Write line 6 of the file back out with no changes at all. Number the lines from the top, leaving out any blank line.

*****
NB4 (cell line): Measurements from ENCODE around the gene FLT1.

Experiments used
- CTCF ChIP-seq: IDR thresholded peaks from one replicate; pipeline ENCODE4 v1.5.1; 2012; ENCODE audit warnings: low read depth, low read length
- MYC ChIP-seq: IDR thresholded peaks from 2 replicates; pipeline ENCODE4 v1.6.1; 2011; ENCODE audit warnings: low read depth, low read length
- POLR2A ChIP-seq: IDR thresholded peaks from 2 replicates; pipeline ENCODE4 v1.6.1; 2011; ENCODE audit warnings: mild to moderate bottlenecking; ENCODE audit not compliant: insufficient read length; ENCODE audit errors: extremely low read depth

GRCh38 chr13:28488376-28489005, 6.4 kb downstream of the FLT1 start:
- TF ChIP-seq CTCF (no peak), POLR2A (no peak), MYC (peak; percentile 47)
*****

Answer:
GRCh38 chr13:28488376-28489005, 6.4 kb downstream of the FLT1 start: